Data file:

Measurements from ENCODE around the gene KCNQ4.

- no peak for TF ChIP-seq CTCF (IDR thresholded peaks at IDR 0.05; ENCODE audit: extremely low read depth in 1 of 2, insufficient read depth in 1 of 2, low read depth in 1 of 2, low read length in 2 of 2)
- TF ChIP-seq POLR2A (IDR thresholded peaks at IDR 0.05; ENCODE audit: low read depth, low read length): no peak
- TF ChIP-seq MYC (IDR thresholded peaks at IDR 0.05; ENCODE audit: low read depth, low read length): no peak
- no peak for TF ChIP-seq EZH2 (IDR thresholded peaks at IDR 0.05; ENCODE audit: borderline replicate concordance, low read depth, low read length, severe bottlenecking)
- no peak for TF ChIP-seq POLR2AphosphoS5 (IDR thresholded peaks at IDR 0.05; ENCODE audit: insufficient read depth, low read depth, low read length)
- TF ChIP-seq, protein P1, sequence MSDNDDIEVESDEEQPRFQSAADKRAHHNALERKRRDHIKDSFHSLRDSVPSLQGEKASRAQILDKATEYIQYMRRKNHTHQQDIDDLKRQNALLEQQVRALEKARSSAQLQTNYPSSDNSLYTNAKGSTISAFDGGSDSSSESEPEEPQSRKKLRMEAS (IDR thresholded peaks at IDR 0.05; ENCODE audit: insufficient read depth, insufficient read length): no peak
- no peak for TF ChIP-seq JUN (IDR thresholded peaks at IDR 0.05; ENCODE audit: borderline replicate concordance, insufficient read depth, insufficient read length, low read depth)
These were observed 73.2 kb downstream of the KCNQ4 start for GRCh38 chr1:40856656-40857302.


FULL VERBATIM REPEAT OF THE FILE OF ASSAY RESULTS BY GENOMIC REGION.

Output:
Measurements from ENCODE around the gene KCNQ4.

- no peak for TF ChIP-seq CTCF (IDR thresholded peaks at IDR 0.05; ENCODE audit: extremely low read depth in 1 of 2, insufficient read depth in 1 of 2, low read depth in 1 of 2, low read length in 2 of 2)
- TF ChIP-seq POLR2A (IDR thresholded peaks at IDR 0.05; ENCODE audit: low read depth, low read length): no peak
- TF ChIP-seq MYC (IDR thresholded peaks at IDR 0.05; ENCODE audit: low read depth, low read length): no peak
- no peak for TF ChIP-seq EZH2 (IDR thresholded peaks at IDR 0.05; ENCODE audit: borderline replicate concordance, low read depth, low read length, severe bottlenecking)
- no peak for TF ChIP-seq POLR2AphosphoS5 (IDR thresholded peaks at IDR 0.05; ENCODE audit: insufficient read depth, low read depth, low read length)
- TF ChIP-seq, protein P1, sequence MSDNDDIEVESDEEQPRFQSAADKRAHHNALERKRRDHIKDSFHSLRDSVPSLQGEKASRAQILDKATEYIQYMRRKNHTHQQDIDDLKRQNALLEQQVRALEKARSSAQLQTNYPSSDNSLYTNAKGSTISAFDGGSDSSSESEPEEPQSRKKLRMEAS (IDR thresholded peaks at IDR 0.05; ENCODE audit: insufficient read depth, insufficient read length): no peak
- no peak for TF ChIP-seq JUN (IDR thresholded peaks at IDR 0.05; ENCODE audit: borderline replicate concordance, insufficient read depth, insufficient read length, low read depth)
These were observed 73.2 kb downstream of the KCNQ4 start for GRCh38 chr1:40856656-40857302.